To that end, state-owned PetroVietnam has signalled plans to import around 10m tonnes of coal per year, largely from Australia and Indonesia, from 2017 onward.
Shifting hydro share
While hydropower is also expected to see greater investment under PDP 7, competing needs for water resources and global warming have sharpened the focus on other sources of energy.
“Hydropower or coal-fired plants are not sufficient to cope with our growing economy,” Bui Ngoc Bao, chairman of Vietnam National Petroleum Group, told OBG. “With a changing climate, Vietnam’s dependence on hydropower does not make sense, even if it is competitive investment-wise.”
Although PDP 7 should see hydroelectric generation capacity increase from 17 GW to 27.8 GW by 2030, hydropower’s share of the energy mix is projected to drop from around 37% to 16.9% in the next 15 years.
Vietnam must balance water needs between the utilities and agricultural sectors, according to Jacques de Beer, a project manager with consulting and engineering multinational Poyry.
“Balancing water resources has become more complex as a result of climate change,” De Beer told OBG. “There’s an aim to shift away from hydropower due to the difficulties of managing unpredictable water levels for power generation.”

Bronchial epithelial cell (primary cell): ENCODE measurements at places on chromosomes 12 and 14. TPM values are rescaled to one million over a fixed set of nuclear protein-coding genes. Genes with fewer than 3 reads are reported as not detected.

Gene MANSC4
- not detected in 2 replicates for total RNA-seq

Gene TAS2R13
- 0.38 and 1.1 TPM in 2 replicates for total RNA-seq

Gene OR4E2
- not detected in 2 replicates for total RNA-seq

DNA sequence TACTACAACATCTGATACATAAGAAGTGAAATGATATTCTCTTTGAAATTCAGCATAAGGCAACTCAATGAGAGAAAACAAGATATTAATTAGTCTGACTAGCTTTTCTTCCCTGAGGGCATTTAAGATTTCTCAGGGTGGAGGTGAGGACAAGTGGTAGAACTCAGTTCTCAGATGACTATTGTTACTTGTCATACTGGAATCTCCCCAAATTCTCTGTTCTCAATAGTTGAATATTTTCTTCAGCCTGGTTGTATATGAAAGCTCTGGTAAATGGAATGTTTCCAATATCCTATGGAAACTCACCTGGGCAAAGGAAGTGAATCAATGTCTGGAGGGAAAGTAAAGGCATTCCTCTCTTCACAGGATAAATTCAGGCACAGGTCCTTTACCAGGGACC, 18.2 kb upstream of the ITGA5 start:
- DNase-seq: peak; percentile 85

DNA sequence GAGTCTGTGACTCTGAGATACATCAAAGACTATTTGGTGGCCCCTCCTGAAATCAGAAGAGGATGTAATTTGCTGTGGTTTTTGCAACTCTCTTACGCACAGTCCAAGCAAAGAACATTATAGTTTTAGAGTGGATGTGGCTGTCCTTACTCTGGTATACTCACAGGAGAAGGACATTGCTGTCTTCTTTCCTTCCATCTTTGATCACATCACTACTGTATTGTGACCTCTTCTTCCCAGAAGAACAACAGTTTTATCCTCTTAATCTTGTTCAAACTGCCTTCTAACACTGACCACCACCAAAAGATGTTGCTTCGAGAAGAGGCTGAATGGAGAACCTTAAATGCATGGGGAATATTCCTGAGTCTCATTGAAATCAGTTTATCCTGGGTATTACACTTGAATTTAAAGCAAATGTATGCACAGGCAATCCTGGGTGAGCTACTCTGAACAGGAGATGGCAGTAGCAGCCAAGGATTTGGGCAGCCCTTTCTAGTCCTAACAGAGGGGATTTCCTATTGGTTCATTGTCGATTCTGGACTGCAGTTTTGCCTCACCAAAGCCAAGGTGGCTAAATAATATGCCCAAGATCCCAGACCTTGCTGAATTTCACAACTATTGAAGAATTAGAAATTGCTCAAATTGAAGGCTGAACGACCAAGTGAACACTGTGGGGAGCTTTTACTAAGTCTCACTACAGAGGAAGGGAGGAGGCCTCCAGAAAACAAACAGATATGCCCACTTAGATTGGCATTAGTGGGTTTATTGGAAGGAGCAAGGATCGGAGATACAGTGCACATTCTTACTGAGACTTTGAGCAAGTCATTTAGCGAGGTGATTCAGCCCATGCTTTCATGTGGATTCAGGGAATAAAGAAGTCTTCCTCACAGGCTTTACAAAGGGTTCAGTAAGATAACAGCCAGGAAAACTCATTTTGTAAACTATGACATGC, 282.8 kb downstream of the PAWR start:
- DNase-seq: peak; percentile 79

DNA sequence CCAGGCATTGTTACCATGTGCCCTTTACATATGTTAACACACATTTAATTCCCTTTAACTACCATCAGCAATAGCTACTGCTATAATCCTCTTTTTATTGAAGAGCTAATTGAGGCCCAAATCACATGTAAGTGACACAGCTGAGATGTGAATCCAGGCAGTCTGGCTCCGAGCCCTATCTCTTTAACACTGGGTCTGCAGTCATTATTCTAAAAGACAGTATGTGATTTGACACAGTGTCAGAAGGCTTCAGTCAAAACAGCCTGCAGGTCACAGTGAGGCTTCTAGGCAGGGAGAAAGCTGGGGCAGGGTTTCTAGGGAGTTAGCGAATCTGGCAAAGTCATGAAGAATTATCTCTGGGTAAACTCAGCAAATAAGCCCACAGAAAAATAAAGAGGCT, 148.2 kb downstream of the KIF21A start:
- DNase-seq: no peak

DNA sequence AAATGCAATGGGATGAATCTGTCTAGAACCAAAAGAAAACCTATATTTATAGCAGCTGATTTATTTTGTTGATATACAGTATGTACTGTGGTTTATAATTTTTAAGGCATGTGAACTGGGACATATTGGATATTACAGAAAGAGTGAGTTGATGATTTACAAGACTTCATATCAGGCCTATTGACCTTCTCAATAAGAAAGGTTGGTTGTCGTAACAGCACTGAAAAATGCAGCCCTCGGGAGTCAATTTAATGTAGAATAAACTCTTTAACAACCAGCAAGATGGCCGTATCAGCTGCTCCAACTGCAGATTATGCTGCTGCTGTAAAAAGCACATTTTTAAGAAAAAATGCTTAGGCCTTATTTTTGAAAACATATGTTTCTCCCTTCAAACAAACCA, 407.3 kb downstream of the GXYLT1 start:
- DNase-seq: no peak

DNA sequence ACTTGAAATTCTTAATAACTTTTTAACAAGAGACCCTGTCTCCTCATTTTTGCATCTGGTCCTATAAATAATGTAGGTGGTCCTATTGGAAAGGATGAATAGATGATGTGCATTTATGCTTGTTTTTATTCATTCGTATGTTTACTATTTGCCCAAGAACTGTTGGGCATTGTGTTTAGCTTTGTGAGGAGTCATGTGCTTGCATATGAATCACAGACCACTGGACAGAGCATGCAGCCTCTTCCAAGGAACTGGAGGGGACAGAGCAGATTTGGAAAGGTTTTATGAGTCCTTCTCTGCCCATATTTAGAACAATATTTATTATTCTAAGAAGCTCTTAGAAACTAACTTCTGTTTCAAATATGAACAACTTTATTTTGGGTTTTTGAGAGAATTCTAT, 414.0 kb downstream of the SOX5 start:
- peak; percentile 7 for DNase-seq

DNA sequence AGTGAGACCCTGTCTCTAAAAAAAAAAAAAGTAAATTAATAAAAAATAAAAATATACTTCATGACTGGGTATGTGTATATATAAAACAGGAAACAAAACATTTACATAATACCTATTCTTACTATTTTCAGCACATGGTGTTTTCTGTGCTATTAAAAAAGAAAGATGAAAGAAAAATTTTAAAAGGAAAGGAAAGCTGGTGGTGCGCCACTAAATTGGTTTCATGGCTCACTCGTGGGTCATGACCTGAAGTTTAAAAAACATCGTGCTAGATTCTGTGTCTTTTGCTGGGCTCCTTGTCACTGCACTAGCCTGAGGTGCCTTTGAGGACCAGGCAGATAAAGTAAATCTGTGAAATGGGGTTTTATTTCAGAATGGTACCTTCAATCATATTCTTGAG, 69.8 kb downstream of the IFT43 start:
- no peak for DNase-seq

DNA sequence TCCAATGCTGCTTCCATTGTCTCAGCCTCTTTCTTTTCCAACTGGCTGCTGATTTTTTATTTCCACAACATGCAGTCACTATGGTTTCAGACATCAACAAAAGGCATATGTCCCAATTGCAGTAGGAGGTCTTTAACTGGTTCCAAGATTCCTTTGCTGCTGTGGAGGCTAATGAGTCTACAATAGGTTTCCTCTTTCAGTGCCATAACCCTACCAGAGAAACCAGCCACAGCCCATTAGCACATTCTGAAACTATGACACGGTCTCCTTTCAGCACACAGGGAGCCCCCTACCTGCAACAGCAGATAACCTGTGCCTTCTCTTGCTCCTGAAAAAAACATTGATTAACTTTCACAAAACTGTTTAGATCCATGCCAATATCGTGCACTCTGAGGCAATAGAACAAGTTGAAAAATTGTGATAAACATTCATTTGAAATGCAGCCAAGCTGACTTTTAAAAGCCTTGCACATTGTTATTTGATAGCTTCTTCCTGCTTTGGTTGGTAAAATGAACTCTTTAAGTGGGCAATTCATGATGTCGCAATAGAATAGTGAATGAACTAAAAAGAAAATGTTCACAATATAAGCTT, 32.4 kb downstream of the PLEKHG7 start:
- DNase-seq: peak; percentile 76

Indeed, reduced rainfall triggered by the El Niño weather pattern is expected to impact water levels at Vietnam’s hydropower plants through to the end of the year, with operations at several facilities temporarily halted.
Broadening the role of natural gas
As Vietnam scales up its manufacturing sector, natural gas could play an important role in satisfying the country’s energy needs, while also serving an industrial use.
The country has sizeable natural gas resources – with 700bn standard cu metres of proven reserves as of the end of 2015, according to figures from the US Energy Information Administration. However, most of the country’s deposits are located offshore and up to 50% have high carbon dioxide content, which adds to operational costs.
Imported feedstock, to be landed at two liquefied natural gas terminals slated for completion in 2020, should help bridge the shortfall in the medium term, though hydrocarbons’ share of Vietnam’s overall energy mix is slated to decline from 25% to 13% by 2030.
“While the revised PDP 7 shifts some coal-fired power plants to natural gas, from a strategic standpoint Vietnam intends to use more gas to produce petrochemicals, with the ambition of becoming a refining and petrochemical hub in South-east Asia,” Nguyen Anh Duc, general director of the Vietnam Petroleum Institute, told OBG.
This information was originally published by Oxford Business Group (OBG), the global publishing, research and consultancy firm. Copyright Oxford Business Group 2016. Published under permission by OBG. For economic news about Vietnam and other countries covered by OBG, please visit: http://www.oxfordbusinessgroup.com/economic-news-updates